According to Counts, her company competes by playing up the fact that it’s a local business. “A big part of it is promoting ourselves as family owned-and-operated,” Counts says. “You’ll see signs all over the front of our buildings: ‘Shop Local.’ We promote keeping it local, educating our customers in terms of what shopping local means for the local economy.”
Counts says that she’s also done something the bigger chains are less likely to do: get involved in the community. “We do a lot with all the chambers of commerce that touch both of our shops, and we’re involved with local businesses and local schools,” she says.
Own your customers
At Barrett Collision, Rocky Champion is determined to make sure his business remains strong well into the future. His 25-year-old son is now working at the shop as the fourth generation of the family to do so.
Like Steinman, Champion says his location is a couple hours away from a major market. But a seven-shop chain does have a location in his town, so he has some experience competing with an MSO. He says he’s not overly concerned, in part because his 15-employee business relies very little on the direct repair work on which the consolidators largely depend.
“My customers are my customers,” Champion says. “We have a great reputation in town and a lot of repeat and customer-referral business. We like to think we do things right. Customer service is a big thing. That’s why I’m not really worried about someone coming in here.”
Champion believes that the OEM certifications his company has earned are a good differentiator and that in the coming years automakers will play an increasing role in helping consumers choose qualified shops.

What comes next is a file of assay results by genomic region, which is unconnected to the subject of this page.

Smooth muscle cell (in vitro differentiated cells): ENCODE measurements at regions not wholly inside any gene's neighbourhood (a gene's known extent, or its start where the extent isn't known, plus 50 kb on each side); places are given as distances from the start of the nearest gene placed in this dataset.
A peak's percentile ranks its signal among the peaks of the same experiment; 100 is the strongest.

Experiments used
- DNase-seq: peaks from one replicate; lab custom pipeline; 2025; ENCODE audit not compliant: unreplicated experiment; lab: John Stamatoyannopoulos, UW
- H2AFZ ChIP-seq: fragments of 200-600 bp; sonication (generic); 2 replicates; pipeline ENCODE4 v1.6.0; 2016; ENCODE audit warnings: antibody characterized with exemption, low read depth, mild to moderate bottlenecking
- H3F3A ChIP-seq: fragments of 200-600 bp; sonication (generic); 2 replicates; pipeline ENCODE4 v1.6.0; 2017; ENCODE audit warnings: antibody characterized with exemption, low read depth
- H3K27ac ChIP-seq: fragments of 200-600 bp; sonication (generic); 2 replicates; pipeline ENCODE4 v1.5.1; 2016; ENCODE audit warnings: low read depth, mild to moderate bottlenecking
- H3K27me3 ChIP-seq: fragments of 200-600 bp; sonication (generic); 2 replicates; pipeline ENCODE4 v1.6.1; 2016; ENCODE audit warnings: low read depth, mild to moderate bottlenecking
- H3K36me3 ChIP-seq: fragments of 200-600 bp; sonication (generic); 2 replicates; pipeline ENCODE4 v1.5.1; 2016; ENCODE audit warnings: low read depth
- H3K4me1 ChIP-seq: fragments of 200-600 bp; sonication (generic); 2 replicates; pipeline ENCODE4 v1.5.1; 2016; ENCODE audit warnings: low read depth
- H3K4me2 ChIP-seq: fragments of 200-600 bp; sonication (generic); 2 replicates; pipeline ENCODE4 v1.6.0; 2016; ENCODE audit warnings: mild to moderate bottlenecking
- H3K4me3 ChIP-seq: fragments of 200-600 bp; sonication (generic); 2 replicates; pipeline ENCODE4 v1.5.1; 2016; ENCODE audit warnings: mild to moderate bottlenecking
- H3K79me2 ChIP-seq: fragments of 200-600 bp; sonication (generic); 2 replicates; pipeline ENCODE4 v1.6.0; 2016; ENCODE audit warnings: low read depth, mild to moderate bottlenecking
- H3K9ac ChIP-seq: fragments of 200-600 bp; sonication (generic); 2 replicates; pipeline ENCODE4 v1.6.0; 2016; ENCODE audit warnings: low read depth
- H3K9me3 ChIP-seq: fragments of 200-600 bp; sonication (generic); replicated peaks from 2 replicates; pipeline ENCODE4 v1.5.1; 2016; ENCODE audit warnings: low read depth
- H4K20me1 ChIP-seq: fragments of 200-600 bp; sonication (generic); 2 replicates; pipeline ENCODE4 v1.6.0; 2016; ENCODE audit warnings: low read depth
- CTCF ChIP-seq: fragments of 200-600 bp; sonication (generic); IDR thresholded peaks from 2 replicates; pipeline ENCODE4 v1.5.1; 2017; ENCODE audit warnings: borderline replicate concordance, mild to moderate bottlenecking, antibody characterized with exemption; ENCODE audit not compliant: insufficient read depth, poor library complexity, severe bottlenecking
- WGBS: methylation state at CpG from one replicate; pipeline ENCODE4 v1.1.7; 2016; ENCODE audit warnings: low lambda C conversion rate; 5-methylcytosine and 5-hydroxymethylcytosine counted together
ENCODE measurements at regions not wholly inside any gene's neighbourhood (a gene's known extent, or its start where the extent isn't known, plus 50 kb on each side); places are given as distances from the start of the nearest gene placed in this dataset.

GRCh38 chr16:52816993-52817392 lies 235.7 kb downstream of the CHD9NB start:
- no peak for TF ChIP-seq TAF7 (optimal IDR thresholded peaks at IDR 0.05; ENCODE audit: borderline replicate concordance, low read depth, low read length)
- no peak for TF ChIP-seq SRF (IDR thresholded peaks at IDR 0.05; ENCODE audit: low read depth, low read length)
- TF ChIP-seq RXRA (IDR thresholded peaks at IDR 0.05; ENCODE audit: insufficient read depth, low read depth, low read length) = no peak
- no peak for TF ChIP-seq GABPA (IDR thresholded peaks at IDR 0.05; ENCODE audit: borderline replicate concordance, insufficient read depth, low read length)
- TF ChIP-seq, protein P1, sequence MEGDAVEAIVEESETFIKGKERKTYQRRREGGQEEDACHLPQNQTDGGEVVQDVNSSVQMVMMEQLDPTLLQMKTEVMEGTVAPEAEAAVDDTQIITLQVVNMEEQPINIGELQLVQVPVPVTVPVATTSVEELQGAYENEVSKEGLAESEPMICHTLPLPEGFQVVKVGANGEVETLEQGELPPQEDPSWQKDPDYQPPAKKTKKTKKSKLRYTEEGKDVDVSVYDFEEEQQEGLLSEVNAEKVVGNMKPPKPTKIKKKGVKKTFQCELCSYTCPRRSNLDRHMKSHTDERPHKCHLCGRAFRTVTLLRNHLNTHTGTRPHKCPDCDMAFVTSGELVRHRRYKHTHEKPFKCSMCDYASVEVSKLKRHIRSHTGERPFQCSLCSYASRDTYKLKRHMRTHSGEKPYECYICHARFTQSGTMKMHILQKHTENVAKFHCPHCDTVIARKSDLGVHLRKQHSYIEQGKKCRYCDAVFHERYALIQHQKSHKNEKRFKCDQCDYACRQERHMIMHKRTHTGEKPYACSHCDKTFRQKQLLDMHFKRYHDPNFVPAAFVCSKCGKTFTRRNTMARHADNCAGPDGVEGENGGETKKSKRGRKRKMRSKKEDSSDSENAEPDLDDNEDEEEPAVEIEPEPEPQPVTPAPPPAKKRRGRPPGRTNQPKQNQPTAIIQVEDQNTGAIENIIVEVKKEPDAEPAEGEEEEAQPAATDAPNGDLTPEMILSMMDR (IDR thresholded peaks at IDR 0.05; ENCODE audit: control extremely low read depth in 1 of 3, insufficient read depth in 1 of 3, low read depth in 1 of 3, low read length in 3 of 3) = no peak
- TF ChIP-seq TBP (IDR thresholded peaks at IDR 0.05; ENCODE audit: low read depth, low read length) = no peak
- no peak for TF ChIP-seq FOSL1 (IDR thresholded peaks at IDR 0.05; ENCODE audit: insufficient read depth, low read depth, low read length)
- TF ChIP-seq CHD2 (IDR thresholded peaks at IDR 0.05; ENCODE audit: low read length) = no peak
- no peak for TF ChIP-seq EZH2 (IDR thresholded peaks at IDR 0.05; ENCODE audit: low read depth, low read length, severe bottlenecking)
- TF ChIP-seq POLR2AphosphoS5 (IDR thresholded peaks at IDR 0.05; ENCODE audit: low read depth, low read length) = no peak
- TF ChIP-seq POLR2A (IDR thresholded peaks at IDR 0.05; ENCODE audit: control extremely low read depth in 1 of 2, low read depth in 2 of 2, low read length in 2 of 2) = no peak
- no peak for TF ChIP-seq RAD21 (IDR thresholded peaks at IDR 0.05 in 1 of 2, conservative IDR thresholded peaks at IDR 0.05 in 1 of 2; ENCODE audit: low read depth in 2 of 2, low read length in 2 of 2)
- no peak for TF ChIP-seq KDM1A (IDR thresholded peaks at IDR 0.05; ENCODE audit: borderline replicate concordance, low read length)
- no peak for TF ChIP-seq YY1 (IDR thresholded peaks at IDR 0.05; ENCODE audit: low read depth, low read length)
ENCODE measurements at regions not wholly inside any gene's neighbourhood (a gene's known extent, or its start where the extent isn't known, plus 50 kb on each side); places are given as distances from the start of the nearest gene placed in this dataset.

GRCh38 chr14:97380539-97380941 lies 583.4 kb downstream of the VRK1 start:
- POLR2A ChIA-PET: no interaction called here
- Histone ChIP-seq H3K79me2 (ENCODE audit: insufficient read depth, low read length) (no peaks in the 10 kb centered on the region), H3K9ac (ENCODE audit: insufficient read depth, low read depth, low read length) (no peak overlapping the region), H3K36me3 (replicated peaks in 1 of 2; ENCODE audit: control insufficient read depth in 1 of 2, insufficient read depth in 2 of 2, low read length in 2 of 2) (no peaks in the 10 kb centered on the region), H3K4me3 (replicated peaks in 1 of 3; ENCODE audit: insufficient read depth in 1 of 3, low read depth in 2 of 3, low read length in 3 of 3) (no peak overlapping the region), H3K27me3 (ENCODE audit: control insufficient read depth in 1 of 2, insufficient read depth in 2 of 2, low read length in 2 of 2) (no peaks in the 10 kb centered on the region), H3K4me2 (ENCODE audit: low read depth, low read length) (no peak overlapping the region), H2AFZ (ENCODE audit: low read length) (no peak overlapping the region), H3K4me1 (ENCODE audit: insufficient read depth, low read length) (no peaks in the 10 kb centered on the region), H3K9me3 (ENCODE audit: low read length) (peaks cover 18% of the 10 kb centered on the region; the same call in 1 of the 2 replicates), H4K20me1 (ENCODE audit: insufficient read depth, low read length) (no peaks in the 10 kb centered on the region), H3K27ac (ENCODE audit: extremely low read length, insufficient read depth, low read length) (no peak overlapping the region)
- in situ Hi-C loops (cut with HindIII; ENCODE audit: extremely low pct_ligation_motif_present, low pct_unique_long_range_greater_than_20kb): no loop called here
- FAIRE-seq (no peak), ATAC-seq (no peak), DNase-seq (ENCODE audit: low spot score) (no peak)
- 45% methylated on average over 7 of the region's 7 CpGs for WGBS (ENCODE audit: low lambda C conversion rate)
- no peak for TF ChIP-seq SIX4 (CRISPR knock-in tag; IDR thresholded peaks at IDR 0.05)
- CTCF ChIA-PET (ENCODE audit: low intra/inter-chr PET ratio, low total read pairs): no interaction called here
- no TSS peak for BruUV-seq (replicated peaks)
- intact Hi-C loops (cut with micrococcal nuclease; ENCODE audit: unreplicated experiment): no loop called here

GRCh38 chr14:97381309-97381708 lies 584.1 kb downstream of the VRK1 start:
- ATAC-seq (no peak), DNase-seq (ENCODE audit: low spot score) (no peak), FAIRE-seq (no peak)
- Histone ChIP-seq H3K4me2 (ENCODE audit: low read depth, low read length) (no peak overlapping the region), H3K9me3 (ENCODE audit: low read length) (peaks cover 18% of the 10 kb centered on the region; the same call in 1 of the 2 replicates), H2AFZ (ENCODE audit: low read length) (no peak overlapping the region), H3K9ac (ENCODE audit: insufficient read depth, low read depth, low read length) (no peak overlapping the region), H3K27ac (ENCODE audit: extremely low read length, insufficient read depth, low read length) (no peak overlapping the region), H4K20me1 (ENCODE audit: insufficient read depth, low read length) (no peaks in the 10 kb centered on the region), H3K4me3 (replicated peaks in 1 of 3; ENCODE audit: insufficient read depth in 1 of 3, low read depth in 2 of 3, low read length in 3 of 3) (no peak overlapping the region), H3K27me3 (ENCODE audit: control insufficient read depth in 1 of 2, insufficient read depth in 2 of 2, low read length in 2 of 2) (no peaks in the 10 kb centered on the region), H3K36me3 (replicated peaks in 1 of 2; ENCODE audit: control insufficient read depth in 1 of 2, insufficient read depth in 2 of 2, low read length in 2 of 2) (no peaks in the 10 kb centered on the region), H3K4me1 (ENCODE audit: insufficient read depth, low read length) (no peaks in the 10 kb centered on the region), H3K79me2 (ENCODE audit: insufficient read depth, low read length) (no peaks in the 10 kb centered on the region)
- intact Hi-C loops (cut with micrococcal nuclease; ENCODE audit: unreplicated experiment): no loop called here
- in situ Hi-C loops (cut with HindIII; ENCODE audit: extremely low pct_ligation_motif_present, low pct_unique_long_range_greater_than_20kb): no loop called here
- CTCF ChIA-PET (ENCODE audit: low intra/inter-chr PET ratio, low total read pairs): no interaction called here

He also says that although he’s careful to not bash insurance companies, he runs advertising (tinyurl.com/BarrettAd) to remind vehicle owners that despite pressure from their insurer, they are always free to choose a locally owned business like his.
An owner on the premises
Unlike Champion and Steinman, Kurt Johnson has first-hand knowledge of directly competing with large MSOs. Three of the Big 4 consolidators have shops within a 15-minute drive of Johnson’s shop: Cornforth-Campbell CARSTAR in Puyallup, Wash.
Johnson offers at least three reasons why he’s not sweating it. “Perhaps the most important is our history,” he says. “We have been in operation for nearly 80 years in downtown Puyallup. Our reputation, I believe, is a huge advantage over the new-to-town national chains.”
Johnson is also among shop owners who have joined some organization that they believe helps give their relatively small business – Cornforth-Campbell CARSTAR has 15 employees and $3.4 million in annual sales – some of the benefits of larger players in the industry.
In Johnson’s case, his company became a CARSTAR franchise. “Our decision six years ago to partner with CARSTAR allows us many of the advantages of scale while maintaining our hometown identity,” he says.
The third advantage Johnson considers his company has in competing with Big 4 consolidators is one that’s shared by virtually any single-location shop. “The term ‘skin in the game’ is often used to describe it,” Johnson says. “A hands-on owner, involved with every aspect of the operation, is often better able to create a thriving culture and really own a market.”
The right people and processes
Sheryl Driggers shares one thing with the Big 4 consolidators: Her business is an MSO. She operates two Universal Collision Centers in Tallahassee, Fla., with combined sales of about $7 million. But it’s not this scale that gives Driggers the confidence to know she can compete against even larger players, including the one Big 4 consolidator that’s already in her market.
“We just don’t see them as any different from our other competition,” Driggers says, expressing a sentiment that should come as comfort to any well-run shop. “Yes, competition makes us sharper, so we’re not oblivious to them. It’s just that we’re confident in our processes and culture, and, most importantly, in our people. So we believe we’ll continue to stay at the forefront of our market.”